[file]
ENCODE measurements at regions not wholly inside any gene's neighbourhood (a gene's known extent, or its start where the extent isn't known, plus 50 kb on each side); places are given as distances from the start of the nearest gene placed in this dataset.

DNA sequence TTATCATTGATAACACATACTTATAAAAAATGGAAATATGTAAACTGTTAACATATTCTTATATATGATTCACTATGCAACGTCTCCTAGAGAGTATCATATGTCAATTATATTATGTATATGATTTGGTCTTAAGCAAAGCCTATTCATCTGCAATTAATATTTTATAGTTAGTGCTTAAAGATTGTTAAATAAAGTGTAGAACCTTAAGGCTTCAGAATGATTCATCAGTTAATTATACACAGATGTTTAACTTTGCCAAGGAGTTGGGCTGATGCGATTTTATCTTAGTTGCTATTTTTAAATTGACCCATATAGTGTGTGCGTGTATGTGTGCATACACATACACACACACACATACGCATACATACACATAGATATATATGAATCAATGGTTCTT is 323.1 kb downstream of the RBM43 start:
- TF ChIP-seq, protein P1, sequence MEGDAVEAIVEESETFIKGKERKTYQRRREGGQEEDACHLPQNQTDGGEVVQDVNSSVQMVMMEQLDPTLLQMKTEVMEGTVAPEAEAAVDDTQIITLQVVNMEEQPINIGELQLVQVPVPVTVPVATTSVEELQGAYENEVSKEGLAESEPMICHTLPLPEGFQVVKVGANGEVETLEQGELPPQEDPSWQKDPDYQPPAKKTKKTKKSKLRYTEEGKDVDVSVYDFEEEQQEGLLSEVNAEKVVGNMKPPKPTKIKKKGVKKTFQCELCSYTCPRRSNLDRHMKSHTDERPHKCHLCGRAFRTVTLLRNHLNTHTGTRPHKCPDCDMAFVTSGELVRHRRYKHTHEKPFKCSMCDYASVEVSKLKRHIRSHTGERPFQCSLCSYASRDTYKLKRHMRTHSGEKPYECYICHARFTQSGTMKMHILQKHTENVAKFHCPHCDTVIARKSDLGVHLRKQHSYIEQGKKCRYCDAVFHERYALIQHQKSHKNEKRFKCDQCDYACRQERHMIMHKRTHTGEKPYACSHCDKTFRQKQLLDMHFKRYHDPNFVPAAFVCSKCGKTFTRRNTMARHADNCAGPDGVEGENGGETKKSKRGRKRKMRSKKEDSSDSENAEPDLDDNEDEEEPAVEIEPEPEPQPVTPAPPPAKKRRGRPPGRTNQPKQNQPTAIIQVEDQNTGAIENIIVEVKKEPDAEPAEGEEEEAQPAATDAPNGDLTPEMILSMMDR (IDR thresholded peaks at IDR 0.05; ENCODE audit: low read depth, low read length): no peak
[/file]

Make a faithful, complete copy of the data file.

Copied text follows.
ENCODE measurements at regions not wholly inside any gene's neighbourhood (a gene's known extent, or its start where the extent isn't known, plus 50 kb on each side); places are given as distances from the start of the nearest gene placed in this dataset.

DNA sequence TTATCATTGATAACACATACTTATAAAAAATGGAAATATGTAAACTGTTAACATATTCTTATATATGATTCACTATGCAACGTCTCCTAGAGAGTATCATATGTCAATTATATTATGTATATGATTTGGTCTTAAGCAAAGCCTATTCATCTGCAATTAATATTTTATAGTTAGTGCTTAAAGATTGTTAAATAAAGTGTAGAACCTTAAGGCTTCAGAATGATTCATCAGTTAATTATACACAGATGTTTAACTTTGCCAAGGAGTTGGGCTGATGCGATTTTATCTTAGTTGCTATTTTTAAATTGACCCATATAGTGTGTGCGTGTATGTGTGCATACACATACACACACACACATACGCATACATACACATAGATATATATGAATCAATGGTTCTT is 323.1 kb downstream of the RBM43 start:
- TF ChIP-seq, protein P1, sequence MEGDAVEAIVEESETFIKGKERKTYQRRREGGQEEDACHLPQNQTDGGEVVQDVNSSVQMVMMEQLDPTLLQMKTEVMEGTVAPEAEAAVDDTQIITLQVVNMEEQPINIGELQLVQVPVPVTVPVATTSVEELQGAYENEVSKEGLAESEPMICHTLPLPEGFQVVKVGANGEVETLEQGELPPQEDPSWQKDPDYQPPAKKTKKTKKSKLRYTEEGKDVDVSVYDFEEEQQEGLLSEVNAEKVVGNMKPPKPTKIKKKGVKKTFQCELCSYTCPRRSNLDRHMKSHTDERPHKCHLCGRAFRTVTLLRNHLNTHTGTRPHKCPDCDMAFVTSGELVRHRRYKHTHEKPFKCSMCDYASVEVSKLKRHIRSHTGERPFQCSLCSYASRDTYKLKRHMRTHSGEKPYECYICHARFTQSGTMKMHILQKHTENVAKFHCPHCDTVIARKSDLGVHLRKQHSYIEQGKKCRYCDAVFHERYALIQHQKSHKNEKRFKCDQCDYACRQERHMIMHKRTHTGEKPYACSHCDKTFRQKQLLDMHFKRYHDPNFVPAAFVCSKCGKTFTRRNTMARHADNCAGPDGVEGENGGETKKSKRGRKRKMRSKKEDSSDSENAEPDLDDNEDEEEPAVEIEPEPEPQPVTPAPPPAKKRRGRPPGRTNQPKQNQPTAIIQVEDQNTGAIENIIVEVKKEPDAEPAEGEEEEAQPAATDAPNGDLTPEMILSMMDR (IDR thresholded peaks at IDR 0.05; ENCODE audit: low read depth, low read length): no peak